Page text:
In 2012, I was preparing for my first solo, an intimate theatre performance, where I was to share personal moments from my life with the audience sitting around me. I had my lines, my costume and I had rehearsed my act quite a few times. I was confident that I would have a great show. A few days before the show, I invited my mentor into the rehearsal studio to take a look at my performance and give me some feedback. Five minutes into the performance, she stopped me and said that my look was quite intimidating. She asked me soften my gaze and continue my performance. Little did I know that I was intimidating her with my eye contact
When we are busy thinking about what to say, to deliver the facts right, we are unaware about the signals we are sending people, through our body, voice and eyes. Our eyes communicate way more than we think they do. People can gauge the mood that we are in and also be able to predict our emotional state by looking into our eyes. Here's how theatre based training can help us make effective connections and communicate powerfully - through Eyetact.
Activity: Eyetact- focus and movement
Through this activity, we are going to understand focusing techniques and the way our eyes move to address audiences.
Step 1: Take a look at the image below. Pick one marble and focus your gaze at that alone for about 10 seconds
You will notice that your eyes are quite strained after the 10 second sustained focus. This is because, when we look at one particular point, our focus tends to narrow and our eyes widen. This is typically called hard focus and can be intimidating when you are in a one-on-one situation.
The outcome: People in front you can interpret that you are probably angry or irritated. If we kept our gaze in one fixed spot, while addressing a group of people, the others could feel cut off from the conversation.
Step 2: Now sit back and look at the entire image for 10 seconds without paying attention to any one thing in particular.
You are probably more relaxed and you surely notice more in the image than you did the first time. When we relax our gaze, we let things come into our sphere of vision and don't go in search of something particular. This way, we are able to get a better visual insight from what you are looking at.
The outcome: You come across as a relaxed, calm and confident individual. This kind of focus is called soft focus, a friendly, conversational approach to making eye contact. Soft focus is a great way to address a group of people, to inform or inspire.
Now that we understand hard focus and soft focus, let's look at how we can move our eyes in a fluid way to make effective connections with our audience.
Step 3: Relax the eyes and bring them to a state of soft focus. Take a look at the image below and move your gaze from marble number 1 to marble number 6. Pay attention to the way the eyes are moving.
When we are addressing multiple people, our eye contact can tend to be a bit jerky, shifting from one person to another. A simple way to make a smooth transition is to imagine a fluid thread connecting the people in the space. This will make the eye movement and transition smooth and powerful.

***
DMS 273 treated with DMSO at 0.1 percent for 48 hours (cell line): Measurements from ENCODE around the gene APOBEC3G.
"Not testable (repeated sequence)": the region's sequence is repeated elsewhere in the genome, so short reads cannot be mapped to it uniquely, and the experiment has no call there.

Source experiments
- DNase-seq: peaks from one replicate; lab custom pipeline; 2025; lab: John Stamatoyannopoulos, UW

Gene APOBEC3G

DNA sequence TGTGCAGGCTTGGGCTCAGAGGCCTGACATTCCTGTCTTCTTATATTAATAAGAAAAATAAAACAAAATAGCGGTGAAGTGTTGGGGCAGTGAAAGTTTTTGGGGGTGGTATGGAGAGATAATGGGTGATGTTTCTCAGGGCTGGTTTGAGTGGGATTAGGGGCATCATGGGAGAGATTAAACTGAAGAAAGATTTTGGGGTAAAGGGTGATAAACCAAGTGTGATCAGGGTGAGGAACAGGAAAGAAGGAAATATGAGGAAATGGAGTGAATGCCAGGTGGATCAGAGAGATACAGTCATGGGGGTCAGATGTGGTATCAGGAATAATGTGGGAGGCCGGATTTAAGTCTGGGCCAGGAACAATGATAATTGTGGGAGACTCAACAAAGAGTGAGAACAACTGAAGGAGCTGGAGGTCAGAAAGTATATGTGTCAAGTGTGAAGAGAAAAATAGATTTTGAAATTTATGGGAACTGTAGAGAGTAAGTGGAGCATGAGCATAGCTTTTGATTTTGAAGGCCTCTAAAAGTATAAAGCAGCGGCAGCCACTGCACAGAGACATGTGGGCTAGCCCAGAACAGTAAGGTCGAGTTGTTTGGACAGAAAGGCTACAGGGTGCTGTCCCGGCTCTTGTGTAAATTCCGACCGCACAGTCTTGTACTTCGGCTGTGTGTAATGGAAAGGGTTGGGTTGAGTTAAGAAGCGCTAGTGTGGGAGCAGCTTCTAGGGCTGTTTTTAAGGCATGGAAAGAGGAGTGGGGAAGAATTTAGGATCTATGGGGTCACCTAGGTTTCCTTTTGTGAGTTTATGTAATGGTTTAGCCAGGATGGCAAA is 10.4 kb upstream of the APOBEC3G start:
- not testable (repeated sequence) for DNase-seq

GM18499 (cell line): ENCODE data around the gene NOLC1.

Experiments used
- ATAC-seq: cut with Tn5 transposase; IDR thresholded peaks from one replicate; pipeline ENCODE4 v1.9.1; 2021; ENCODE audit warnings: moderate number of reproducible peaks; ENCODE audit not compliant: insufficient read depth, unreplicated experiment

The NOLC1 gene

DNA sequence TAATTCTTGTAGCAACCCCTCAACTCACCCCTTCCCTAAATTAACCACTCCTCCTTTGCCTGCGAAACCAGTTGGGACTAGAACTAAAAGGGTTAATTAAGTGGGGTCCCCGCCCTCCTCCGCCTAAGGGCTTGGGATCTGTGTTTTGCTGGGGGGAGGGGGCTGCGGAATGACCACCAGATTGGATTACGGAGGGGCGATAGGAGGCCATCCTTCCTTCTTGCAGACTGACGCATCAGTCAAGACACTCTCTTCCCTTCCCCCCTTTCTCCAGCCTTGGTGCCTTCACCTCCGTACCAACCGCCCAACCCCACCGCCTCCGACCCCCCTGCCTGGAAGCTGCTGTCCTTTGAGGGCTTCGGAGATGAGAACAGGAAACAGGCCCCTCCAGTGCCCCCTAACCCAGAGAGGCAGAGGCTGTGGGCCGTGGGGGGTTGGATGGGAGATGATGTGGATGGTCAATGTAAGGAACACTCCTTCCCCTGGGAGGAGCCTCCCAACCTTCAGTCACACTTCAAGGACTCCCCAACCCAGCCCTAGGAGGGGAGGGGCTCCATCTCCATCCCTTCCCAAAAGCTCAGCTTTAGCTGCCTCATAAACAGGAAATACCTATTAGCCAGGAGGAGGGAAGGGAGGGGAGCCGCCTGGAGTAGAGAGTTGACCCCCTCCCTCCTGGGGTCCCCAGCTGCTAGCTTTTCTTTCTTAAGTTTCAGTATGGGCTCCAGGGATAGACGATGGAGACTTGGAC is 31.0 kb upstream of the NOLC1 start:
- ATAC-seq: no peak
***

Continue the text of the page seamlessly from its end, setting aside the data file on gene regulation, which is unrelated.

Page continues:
Step 4: Now repeat the movement from number 1 to 6. You will notice the difference.
*Note that it is also important to move your head along with your eyes. Keeping your head stationery and moving only your gaze will look disconnected.
Outcome of theatre based Eyetact training
About a year ago, I was sitting in a session on performance composition. The professor facilitating the session started off with a question, what does warm up mean to you ?
There were different answers in the room, but the one that stood out for me was this line contributed by my friend and performer Gintare. She said "The physical and psychological opening to the creative process". This one line has greatly influenced the way I approach my warm up sessions prior to beginning a creative process.
Devising original work calls for a lot of self preparation for all those involved. Devising is about every individual in the space collectively influencing the creative outcome - and this requires you to in a flexible frame of mind and body, being open to everything coming in and being able to process content leaving aside our biases.
Preparing the body and the mind together is critical. I have observed in many rehearsals over the years, that warm up is just a routine. I've noticed actors doing regular stretches, voice warmups and calling out lines, alone or in groups. This is certainly helpful, but the question every performer should ask themselves is - Is it making your mind and body flexible ? Is it really opening you up to the creative process that lies ahead of you ?
There is no one warm up process that will work for all. Each individual is different and the warm up outcome will decide what we do in the session. I also urge performers to create for themselves and the group - A warm up outcome, which is to say, what you want the warm up to achieve. This could range from high energy to focus to timing to vocal clarity. Every individual in the performance can have different outcomes, but when it comes to an environment of collaboration, of shared space, the group warms could have similar outcomes, that the group works toward.
When one is warmed up physically and psychologically, the ability to take on content and process it is much richer. The contributions made in the space feel fresher. And when people in the space know that the other is warmed up, then the energy in the room is different, there is mutual trust that is established and the creative journey feels wonderful.